By Cindy McDaniel & Clarie Harrleson
Whether it’s thoughts of Granny’s chicken and dressing, Mom’s homemade chocolate pie or Uncle Mike’s deep-fried turkey dancing in your head, no holiday celebration would be complete without food – and lots of it.
Often the result of holiday overeating has many Americans reaching for an antacid instead of another piece of pie because of heartburn. This common problem afflicts more than 60 million people in the United States. It is described as a burning sensation in your chest, just behind your breastbone, caused by stomach acid backing up into your esophagus.
When you swallow, the muscle at the bottom of the esophagus, called the LES or lower esophageal sphincter, relaxes to allow food to pass into your stomach. The LES can weaken or relax abnormally – especially when a person overeats – and this causes the acid to come up into the esophagus, resulting in the symptom of heartburn. Chronic heartburn or acid reflux (more than three times a week) may be diagnosed as gastro-esophageal reflux disease or GERD.
Heartburn is the most common symptom of GERD, followed by belching, regurgitating (where fluid refluxes into the throat and/or mouth) or globus (clearing the throat or feeling a lump in the throat). Symptoms that are red flags for serious problems are difficulty swallowing, vomiting blood or weight loss. For these more serious symptoms, talk to your primary care physician.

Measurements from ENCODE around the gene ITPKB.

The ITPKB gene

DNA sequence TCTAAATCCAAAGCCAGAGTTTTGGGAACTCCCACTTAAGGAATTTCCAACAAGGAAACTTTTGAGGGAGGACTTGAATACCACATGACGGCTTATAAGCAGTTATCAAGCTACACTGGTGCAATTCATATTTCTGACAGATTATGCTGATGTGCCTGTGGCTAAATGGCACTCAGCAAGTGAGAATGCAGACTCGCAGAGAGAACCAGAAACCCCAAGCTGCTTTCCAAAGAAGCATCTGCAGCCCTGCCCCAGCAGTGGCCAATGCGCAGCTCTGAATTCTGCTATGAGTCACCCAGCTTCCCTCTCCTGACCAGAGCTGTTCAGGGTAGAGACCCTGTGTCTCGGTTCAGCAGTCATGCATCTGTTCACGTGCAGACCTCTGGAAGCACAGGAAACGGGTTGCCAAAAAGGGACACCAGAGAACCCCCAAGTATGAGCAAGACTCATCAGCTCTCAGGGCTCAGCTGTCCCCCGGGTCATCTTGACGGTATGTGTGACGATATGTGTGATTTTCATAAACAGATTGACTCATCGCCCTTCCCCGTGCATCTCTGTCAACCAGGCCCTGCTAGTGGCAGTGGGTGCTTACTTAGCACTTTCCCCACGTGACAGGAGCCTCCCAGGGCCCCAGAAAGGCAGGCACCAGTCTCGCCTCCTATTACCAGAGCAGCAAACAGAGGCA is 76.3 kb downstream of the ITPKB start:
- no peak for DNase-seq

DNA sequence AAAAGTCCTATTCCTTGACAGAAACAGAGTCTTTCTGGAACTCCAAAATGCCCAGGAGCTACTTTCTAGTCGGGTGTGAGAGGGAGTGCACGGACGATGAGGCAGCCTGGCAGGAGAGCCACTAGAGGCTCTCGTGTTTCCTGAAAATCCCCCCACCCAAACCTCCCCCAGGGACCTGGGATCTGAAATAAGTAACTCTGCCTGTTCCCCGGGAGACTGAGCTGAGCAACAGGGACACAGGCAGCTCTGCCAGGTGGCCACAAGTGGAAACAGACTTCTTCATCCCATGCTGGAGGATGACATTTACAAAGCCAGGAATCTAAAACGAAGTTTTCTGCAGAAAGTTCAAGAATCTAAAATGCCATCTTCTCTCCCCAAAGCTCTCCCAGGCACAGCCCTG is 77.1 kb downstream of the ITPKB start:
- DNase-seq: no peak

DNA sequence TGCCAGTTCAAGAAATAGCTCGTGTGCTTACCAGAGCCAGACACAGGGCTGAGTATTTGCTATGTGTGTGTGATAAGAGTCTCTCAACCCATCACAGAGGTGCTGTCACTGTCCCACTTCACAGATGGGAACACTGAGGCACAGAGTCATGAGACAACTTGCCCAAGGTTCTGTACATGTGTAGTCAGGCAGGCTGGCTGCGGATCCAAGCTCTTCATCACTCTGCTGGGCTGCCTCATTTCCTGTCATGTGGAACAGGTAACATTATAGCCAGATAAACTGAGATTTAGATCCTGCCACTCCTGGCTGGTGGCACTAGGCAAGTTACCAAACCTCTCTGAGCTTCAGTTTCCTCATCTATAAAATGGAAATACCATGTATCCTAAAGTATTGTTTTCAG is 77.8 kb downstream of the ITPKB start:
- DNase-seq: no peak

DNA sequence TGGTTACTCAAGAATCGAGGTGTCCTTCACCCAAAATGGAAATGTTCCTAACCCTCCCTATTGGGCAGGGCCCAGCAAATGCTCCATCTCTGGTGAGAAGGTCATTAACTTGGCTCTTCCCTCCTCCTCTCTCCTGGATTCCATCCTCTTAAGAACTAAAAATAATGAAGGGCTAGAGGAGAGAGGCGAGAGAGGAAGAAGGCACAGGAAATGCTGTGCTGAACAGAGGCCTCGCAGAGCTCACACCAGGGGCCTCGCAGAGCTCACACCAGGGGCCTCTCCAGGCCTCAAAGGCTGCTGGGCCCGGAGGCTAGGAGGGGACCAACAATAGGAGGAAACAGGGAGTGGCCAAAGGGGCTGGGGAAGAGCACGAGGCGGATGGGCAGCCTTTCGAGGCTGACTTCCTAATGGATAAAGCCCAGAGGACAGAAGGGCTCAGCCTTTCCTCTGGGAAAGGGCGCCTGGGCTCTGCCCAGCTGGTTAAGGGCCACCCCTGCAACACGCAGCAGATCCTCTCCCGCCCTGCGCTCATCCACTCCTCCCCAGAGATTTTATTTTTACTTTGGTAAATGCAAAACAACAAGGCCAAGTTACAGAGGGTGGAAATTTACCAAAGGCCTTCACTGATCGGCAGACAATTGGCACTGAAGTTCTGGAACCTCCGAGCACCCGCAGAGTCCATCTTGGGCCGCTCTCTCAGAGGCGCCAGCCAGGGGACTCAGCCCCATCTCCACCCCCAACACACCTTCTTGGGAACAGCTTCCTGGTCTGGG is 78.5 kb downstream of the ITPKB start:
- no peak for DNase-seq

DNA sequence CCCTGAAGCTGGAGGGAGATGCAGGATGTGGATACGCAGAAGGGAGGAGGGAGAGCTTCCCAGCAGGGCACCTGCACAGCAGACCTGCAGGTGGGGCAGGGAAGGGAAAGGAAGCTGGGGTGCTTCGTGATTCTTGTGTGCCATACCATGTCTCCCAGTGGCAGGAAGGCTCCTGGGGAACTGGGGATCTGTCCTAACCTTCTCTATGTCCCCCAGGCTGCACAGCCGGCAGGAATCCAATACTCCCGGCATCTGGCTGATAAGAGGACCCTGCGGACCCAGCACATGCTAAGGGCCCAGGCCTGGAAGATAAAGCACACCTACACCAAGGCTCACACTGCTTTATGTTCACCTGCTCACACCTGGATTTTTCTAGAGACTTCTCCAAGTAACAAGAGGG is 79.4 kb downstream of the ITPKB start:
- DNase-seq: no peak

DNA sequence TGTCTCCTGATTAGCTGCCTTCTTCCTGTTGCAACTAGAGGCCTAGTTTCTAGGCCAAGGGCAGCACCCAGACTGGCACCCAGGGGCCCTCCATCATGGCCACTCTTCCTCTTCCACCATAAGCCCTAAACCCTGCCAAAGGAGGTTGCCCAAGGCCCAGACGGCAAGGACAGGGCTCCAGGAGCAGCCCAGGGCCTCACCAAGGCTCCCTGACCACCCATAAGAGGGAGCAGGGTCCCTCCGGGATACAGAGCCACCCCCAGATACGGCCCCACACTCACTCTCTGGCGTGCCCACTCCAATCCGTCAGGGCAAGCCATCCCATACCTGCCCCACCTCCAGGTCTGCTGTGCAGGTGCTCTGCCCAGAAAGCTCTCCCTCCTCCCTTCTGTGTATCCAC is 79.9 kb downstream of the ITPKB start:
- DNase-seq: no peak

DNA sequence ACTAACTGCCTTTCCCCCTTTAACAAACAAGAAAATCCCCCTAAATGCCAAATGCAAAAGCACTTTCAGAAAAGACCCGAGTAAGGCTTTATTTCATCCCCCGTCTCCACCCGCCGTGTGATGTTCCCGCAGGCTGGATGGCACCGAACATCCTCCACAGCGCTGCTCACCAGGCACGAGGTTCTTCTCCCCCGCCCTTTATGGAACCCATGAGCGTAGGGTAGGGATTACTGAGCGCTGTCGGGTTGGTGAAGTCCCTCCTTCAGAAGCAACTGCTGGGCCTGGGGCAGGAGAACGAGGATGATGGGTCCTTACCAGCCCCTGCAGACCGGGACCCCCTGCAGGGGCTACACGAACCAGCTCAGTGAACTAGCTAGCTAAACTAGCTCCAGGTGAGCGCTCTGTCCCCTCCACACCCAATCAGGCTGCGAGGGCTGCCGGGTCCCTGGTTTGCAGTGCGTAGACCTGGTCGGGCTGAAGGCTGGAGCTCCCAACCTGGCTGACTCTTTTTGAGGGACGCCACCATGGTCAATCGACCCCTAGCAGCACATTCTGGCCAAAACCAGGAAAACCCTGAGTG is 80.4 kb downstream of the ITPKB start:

A number of patients suffer from atypical symptoms, such as chronic cough, hoarseness, asthma, nausea or a bad taste. We know that these symptoms can come from a phenomenon called non-acid reflux disease. In this condition, the contents of the stomach refluxing back into the esophagus are not acidic in nature, unlike those in acid reflux. Non-acid reflux sufferers may find help with lifestyle modifications or medications, but the patient’s primary physician may consult a gastroenterologist to be certain.
For the millions of Americans who suffer from heartburn, the holidays can be a painful affair if not managed properly. Below is a list of certain lifestyle changes a person can follow to lessen the symptoms of heartburn:
1. Avoid food and beverages that can increase symptom of heartburn, such as spicy and fatty foods, alcoholic beverages, peppermints, tomato or citrus juice, chocolate, coffee, colas and tea.
2. Decrease the size of portions at mealtimes. Don’t overeat!
3. Eat meals two to three hours before lying down.
4. Elevate the head of the bed four to six inches using blocks or telephone books.
5. If you are overweight, lose weight.
6. Avoid wearing tight fitting clothing that can increase pressure on the abdomen.
7. Stop smoking.
If these recommendations do not help, contact your physician. Therapy then involves medication to reduce acid reflux or laparoscopic or minimally invasive surgery to stop reflux. Specialty trained nurses and physicians at the Heartburn Center of Mississippi, located at the Center for Digestive Health on North Mississippi Medical Center’s campus, use the latest technology to help diagnose and treat both acid and non-acid reflux disease.
Occasional heartburn is not abnormal. Most people can manage this by pushing themselves away from the table and taking an over-the-counter medication. If these medications don’t completely control symptoms and reflux symptoms persist, referral to a gastroenterologist may be required.
For more information regarding GERD call (877) 825-0068 or visit www.tupelogi.com.
Have a great “heartburn free” holiday season!
Registered nurses Cindy McDaniel and Claire Harrelson, who both hold national certification in gastroenterology, offer help for heartburn at the Heartburn Treatment Center of Mississippi in Tupelo.